I’ll present the issue at hand, a solution and hopefully, you can benefit from the combination of words/sentences/paragraphs that I’ve put together and help you live a doper life.
A few assumptions before we proceed;
- This is a crude example based on my personal training and I acknowledge that everyone is different in their own training fitness objectives and abilities
- This post takes into account that you are a motivated individual who knows that they cannot run for 5 minutes, 3 times a week and expect to complete a marathon in under 3 hours (We all live in a universe that abides by the laws of physics)
- I also assume in this post, that like a lot of “type-a personalities” you do the actual “work”. So much so that you usually do more “work” than necessary and sometimes to the point of feeling tired and rundown from training.
Risk vs Reward
With running, the most elite and pro runners tend to run 6-7 days a week and sometimes even twice a day. They are professional and for every .01% gain, they can get help. They risk injury and burnout to get a .01% gain because winning pays the bills… sometimes. So the risk is worth the reward to them.
Now for an amateur or novice, they most likely won’t be winning anything outside of their local-yocal 5k park run (which I finally did here). Putting in more effort most likely will give them diminishing returns while increasing the dreaded iiGB scenario (Injury, Illness, and/or General Burnout – Which is an acronym that made up, and will keep running with, cuz).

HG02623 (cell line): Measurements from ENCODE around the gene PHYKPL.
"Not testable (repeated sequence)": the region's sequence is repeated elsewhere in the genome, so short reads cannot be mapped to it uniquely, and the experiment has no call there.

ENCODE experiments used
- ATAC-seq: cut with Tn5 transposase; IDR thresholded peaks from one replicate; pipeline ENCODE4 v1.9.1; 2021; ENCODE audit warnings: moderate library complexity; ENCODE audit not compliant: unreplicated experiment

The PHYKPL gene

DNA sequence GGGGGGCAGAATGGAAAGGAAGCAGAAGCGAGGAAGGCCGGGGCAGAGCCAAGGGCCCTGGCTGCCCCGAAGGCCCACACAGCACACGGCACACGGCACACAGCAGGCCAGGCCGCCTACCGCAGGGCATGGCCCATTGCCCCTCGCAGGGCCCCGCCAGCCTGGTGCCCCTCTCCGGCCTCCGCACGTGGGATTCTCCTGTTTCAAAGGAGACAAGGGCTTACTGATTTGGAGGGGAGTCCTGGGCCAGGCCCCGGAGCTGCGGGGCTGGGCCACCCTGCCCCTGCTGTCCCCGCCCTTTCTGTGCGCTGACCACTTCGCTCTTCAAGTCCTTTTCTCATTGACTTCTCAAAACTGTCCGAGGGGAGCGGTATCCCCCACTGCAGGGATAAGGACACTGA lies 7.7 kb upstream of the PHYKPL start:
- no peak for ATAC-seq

For the sake of knowing the scope of what I’m talking about here is a quick numbers breakdown.
I, and most novices/advanced runners, run anywhere from 30-45 mins (5-8km/3- 5mi) a few days a week, and then look to do a once a-week-long run of anywhere from 1-2 hours (10-20km/6-12mi) depending on what I’m training for.
Less is More? No, Less is Best!
Okay stay with me on this as I’ll get a bit into the “quantifiable theory” territory, but it’s a fun thought experiment/theory with not too much scientific evidence.
What happens when I double my INPUT and turn those 30 min weekly runs into 1-hour runs? What if I double my long run to 2 hours? [Sarcasm] Surely I would get double the OUTPUT of overall fitness, economy, and speed… right? [/Sarcasm]
Well, first of all, I will most likely experience the iiGB Scenario ( Injury, Illness, and/or general burnout). If I did see gains, I’d estimate they would be in the range of anything from 1.05-1.20 times (Which would be 5-20% which in reality is almost too generous). This is ironically similar gains to what I was getting when I was just running 30-45 mins a few times a week with the weekly 1-2 hour-long run.
I’m sure you can agree that these are very marginal gains while I increase the risk of the iiGB Scenario 2, 5, or even 10 x depending on things.